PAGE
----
Gene Profiling Technique to Accelerate Stem Cell Therapies for Eye Diseases

Posted: July 17, 2014 at 10:44 am

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Newswise Researchers at the National Institutes of Health have developed a technique that will speed up the production of stem-cell derived tissues. The method simultaneously measures the expression of multiple genes, allowing scientists to quickly characterize cells according to their function and stage of development. The technique will help the researchers in their efforts to use patients skin cells to regenerate retinal pigment epithelium (RPE)a tissue in the back of the eye that is affected in several blinding eye diseases. It will also help the scientists search for drugs for personalized treatments.

Progress in stem cell-based therapies has been limited by our capacity to authenticate cells and tissues, said Kapil Bharti, Ph.D., a Stadtman Investigator in the Unit on Ocular and Stem Cell Translational Research at the National Eye Institute (NEI), a part of NIH. This assay expands that capacity and streamlines the process.

The assay was described in a recent issue of Stem Cells Translational Medicine.

The RPE is a single layer of cells that lies adjacent to the retina, where the light-sensitive photoreceptors commonly called rods and cones are located. The RPE supports photoreceptor function. Several diseases cause the RPE to break down, which in turn leads to the loss of photoreceptors and vision.

The stem cells Dr. Bharti is using to make RPE are induced pluripotent (iPS) stem cells, which are produced by reverting mature cells to an immature state, akin to embryonic stem cells. iPS cells can be derived from a patients skin or blood cells, coaxed into other cell types (such as neurons or muscle), and in theory, re-implanted without causing immune rejection.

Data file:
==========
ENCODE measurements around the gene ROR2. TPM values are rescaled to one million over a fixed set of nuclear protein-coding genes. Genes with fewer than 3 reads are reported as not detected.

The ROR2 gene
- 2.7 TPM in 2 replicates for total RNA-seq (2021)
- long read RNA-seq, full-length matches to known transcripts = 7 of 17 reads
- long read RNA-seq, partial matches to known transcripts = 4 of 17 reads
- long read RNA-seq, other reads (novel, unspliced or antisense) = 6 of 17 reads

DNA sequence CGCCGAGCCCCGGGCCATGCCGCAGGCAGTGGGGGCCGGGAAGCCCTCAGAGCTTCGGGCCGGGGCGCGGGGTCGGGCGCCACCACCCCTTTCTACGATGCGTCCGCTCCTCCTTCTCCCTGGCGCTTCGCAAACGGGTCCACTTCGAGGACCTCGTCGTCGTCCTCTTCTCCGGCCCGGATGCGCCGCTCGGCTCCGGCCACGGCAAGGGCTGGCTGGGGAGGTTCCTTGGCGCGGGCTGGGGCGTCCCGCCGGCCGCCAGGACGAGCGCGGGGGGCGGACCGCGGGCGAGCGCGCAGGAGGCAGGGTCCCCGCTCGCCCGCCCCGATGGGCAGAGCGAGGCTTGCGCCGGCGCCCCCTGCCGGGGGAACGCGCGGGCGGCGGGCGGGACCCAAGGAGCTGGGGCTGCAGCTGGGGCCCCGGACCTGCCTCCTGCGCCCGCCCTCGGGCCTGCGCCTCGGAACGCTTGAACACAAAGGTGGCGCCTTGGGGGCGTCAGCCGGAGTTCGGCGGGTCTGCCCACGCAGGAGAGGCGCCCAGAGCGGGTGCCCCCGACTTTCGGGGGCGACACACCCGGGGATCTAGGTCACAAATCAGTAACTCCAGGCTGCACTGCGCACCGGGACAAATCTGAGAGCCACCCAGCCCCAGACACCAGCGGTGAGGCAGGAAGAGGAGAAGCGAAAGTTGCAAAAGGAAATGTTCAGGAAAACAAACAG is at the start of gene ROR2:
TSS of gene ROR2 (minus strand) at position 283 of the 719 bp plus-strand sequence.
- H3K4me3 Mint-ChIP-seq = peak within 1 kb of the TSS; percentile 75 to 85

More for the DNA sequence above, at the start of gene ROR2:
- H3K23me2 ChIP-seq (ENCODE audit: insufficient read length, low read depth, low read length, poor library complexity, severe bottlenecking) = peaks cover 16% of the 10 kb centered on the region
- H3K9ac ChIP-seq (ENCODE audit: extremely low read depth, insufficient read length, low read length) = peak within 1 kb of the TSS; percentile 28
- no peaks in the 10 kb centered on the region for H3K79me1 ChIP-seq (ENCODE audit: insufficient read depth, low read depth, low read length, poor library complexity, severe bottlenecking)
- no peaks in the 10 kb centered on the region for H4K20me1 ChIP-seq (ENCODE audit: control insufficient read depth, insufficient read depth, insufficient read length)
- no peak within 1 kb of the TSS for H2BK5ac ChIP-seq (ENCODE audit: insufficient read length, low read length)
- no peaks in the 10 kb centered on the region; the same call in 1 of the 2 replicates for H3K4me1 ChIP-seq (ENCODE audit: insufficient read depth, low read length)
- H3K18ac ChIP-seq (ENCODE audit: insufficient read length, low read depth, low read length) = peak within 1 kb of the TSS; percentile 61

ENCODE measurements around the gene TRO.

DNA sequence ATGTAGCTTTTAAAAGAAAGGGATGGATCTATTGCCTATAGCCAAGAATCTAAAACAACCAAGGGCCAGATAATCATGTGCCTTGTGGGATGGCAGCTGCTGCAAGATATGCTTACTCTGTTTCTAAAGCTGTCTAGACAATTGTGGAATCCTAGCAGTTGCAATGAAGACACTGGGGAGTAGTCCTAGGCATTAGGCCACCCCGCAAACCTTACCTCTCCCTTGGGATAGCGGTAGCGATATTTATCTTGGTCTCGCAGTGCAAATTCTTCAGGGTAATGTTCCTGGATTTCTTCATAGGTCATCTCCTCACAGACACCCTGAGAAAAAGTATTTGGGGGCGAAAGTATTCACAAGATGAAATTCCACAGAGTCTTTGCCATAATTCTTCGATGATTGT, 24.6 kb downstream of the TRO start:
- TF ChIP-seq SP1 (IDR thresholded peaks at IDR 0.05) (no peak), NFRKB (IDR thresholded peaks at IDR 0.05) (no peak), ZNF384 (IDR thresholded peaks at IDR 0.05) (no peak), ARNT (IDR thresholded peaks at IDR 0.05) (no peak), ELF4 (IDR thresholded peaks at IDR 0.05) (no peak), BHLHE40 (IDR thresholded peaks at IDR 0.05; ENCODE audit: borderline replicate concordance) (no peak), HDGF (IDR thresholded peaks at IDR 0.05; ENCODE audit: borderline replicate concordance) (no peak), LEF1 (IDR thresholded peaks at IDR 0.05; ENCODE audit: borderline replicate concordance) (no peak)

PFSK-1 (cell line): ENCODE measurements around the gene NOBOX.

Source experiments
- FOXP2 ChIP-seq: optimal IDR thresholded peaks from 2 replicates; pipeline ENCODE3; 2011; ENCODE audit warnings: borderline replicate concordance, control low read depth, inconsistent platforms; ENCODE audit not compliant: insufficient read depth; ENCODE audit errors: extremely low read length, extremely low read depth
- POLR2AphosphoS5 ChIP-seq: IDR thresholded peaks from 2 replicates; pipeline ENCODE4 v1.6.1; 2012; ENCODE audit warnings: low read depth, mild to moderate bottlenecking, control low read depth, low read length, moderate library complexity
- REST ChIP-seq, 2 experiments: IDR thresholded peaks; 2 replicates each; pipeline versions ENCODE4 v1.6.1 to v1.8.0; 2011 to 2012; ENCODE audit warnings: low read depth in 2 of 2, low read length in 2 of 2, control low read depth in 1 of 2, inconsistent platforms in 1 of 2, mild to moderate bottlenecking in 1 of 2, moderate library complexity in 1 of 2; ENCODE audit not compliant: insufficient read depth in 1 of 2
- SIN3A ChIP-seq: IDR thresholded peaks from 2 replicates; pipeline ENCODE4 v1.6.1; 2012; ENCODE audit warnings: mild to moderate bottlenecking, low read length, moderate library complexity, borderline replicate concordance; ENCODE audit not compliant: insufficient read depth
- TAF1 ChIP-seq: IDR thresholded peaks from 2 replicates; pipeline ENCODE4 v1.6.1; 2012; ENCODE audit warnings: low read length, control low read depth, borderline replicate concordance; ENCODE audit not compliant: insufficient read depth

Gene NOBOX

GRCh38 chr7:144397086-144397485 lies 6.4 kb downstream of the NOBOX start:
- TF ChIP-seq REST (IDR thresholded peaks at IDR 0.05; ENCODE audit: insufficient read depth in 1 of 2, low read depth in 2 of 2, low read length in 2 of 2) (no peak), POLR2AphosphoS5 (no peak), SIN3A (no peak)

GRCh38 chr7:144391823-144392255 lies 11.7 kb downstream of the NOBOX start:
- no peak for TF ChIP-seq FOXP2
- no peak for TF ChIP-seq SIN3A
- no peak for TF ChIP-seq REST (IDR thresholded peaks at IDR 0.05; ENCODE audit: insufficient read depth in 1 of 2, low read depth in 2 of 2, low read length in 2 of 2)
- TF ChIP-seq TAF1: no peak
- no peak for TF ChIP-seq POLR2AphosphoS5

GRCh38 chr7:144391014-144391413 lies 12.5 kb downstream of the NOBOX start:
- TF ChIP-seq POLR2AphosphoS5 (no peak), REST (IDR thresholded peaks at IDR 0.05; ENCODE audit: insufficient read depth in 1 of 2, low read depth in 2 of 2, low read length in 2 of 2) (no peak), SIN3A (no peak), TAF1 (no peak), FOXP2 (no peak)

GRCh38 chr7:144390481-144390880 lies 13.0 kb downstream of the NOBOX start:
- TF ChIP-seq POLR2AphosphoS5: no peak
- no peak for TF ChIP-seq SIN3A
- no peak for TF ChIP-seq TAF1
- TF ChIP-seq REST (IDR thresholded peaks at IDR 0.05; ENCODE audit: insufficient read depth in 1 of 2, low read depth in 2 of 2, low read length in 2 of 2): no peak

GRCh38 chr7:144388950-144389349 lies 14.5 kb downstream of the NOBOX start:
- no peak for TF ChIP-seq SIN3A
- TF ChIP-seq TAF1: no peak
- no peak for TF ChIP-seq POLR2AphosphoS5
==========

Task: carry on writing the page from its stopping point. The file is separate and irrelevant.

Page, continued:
To verify the identity of RPE made from iPS cells, scientists use microscopy to ensure the tissue looks like RPE and physiological assays to ensure the tissue behaves like RPE. They also use a technique called quantitative RT-PCR to measure the expression of genes that indicate ongoing cell development and function. For example, expression of the gene SOX2 is much higher in iPS cells than mature RPE.

But quantitative RT-PCR only permits the simultaneous measurement of a few genes per sample. Dr. Bharti teamed up with Marc Ferrer, Ph.D., of NIHs National Center for Advancing Translational Sciences (NCATS) to develop a multiplex assaya method for simultaneously measuring multiple genes per RPE sample in a highly automated fashion. The assay is based on a commercially available platform from the biotech company Affymetrix. In the assay, tiny snippets of DNA tethered to beads are used to capture RNA moleculescreated when genes are expressed by cells in the RPE sample. Once captured, the RNA from distinct genes is labeled with a fluorescent tag.

Starting with cells from a skin biopsy, the researchers generated iPS-derived RPE and then measured the expression of eight genes that are markers of development, function, and disease. They measured RNA levels of each gene one at a time using quantitative RT-PCR and then all genes simultaneously using the multiplex assay. When compared, the results correlated.

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Gene Profiling Technique to Accelerate Stem Cell Therapies for Eye Diseases

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